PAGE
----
In general, then, Coleridge's purpose in the "Biographia Literaria" was to state, with illustrations, his own philosophical principles and to apply them definitely to poetry and criticism. More specifically, he proposed to himself the task of discussing poetic diction with a view to determining the merits and defects of Wordsworth's verse. Coleridge and Wordsworth, it will be recalled, had collaborated in the production of "Lyrical Ballads," the little volume of poems published by Cottle in 1798, and republished two years later with the famous preface by Wordsworth setting forth his theory of poetic subjectmatter and diction. That part of the "Biographia", (chapters fourteen to twenty) dealing with Wordsworth's theory and practice is undoubtedly the most valuable piece of critical analysis in the entire work and one of the most important in the history of English literary criticism. Coleridge argues that the language of every-day life, that actually used by simple folk, does not constitute true poetic diction as Wordsworth contended. He shows that Wordsworth is fortunately not consistent in applying his own creed, and that, indeed, he is most poetic when he violates it. "Images," says Coleridge, "however beautiful, though faithfully copied from nature and as accurately represented in words, do not of themselves characterize the poet." And he goes on to remark that such images give evidence of original genius only when "they are modified by a predominant passion, or associated thoughts
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more than any other Englishman, brought back home their teachings and disseminated them. So fully did he quote them in the "Biographia" that he was accused, with some justice, of plagiarism. So assimilative a mind as Coleridge's, morally weakened through indulgence in opium, would hardly fail to appropriate fresh ideas and reproduce them, perhaps unconsciously, as his own.
Included in the "Biographia" are three letters"Satyrane's Letters"-written by Coleridge while in Germany. They give his impressions of persons and places in a familiar style. The Englishman's comment on foreign manners and the account of several visits to the German poet Klopstock's house are of interest. The "Biographia" concludes with an avowal by Coleridge of his belief in Christianity as taught by the Established Church and of his conviction that Religion and Reason are in harmony. Early in life he had temporarily turned Unitarian, but he soon returned to the trinitarian faith of his fathers, though it would not be easy to define the creed of so subtle a metaphysician as Coleridge.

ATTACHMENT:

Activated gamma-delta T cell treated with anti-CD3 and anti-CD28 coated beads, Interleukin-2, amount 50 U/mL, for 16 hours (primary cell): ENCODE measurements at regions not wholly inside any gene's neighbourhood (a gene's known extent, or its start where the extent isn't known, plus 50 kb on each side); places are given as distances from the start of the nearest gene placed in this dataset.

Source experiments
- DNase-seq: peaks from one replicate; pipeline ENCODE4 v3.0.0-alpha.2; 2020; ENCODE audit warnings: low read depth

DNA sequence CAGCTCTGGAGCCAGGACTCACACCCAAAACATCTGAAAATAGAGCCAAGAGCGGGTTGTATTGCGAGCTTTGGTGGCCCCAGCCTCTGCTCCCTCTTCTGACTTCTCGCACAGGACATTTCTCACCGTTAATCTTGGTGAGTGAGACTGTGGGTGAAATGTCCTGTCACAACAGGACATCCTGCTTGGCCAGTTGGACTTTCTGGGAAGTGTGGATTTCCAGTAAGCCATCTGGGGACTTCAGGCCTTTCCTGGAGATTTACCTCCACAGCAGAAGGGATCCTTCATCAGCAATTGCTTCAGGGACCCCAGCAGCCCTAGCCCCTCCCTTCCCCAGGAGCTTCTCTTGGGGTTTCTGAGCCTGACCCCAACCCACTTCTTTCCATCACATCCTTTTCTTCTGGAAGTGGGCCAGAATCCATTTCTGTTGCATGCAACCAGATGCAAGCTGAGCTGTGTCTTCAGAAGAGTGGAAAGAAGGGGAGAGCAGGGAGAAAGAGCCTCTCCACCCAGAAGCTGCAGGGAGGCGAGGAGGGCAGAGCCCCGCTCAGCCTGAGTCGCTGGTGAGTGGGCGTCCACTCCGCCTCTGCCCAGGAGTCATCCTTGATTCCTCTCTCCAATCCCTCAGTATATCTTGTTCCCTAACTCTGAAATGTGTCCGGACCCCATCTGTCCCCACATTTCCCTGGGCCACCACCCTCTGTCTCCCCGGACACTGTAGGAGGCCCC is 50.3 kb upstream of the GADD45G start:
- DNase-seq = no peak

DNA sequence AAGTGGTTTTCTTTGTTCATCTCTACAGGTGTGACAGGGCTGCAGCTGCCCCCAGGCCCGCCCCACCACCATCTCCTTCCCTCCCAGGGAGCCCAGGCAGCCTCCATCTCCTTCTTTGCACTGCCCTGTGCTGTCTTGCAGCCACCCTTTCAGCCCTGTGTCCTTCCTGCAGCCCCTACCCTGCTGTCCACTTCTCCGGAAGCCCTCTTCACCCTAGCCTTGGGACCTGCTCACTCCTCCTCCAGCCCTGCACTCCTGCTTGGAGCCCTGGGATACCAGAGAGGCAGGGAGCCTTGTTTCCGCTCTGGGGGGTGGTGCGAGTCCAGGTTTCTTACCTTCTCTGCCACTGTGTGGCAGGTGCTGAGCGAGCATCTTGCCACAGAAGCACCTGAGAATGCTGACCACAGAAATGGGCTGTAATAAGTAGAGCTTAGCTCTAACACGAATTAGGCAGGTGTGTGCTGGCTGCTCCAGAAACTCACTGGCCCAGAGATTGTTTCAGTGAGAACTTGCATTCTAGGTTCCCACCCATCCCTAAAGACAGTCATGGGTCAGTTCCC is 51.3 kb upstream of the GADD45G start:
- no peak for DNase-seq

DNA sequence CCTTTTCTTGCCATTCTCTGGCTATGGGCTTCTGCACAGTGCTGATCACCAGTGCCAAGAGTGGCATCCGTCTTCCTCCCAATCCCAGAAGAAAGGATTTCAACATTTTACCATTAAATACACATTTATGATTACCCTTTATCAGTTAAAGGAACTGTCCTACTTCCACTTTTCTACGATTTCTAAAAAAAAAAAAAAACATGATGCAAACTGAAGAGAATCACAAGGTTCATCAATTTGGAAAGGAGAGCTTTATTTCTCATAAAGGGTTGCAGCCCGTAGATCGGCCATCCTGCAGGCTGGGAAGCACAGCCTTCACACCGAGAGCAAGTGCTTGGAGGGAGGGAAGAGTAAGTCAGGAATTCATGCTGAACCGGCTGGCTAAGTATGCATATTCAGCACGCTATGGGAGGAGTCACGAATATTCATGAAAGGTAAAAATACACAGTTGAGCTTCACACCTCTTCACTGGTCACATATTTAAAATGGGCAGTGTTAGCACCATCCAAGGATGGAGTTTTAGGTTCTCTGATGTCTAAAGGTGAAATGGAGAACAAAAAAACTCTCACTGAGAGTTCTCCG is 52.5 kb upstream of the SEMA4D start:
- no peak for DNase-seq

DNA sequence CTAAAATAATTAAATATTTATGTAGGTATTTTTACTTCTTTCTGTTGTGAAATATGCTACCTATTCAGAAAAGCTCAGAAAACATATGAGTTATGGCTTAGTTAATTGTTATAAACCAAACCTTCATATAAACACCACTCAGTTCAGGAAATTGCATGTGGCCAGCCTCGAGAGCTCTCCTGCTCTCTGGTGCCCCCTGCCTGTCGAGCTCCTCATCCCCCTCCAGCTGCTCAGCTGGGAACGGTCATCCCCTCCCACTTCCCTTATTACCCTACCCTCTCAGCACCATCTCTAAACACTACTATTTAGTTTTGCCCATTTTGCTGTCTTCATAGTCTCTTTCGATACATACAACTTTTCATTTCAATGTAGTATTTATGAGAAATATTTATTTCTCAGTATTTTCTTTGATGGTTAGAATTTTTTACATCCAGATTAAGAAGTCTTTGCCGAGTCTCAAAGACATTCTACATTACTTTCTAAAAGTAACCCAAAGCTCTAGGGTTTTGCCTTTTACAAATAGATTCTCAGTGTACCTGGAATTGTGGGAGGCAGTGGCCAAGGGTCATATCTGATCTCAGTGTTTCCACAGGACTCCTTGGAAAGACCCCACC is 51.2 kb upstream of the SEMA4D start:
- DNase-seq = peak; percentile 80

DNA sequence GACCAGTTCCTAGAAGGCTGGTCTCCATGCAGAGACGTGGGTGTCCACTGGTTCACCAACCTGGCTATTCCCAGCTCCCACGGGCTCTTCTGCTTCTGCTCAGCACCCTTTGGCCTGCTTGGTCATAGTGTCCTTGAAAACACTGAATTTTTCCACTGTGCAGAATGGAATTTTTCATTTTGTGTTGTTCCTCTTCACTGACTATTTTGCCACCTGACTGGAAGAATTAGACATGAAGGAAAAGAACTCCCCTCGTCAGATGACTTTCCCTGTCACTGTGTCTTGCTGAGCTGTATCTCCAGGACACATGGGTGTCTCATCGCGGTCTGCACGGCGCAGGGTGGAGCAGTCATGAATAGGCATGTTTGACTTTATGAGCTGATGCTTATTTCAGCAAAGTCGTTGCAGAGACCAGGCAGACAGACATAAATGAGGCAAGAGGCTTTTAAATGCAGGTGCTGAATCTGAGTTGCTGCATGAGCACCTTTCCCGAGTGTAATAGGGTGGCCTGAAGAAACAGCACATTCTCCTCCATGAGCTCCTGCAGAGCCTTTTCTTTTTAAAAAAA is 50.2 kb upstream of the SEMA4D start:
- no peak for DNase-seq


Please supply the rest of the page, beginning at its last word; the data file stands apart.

The "Biographia Literaria" is in the main a book of critical opinions, relieved here and there by the recounting of some personal experience or the turning aside to make a defence. Little of Coleridge's own life can be learned from it that has not been told elsewhere. When it was published he was forty-five and had entered upon the last and most serene period of his troubled life; looking back over the promising years of his youth and the all but wasted years of his maturity, he gathered up such fragments of critical and philosophical accomplishment as he thought most worthy and recorded them. As an expression of his intellectual life, particularly that part of it concerned with poetic theory, the book is invaluable. It is not easy reading, but there are few books which more abundantly reward the reader for his time and application. To interpret the thought of so versatile, so full, and so rarely gifted a mind as Coleridge's is of itself a high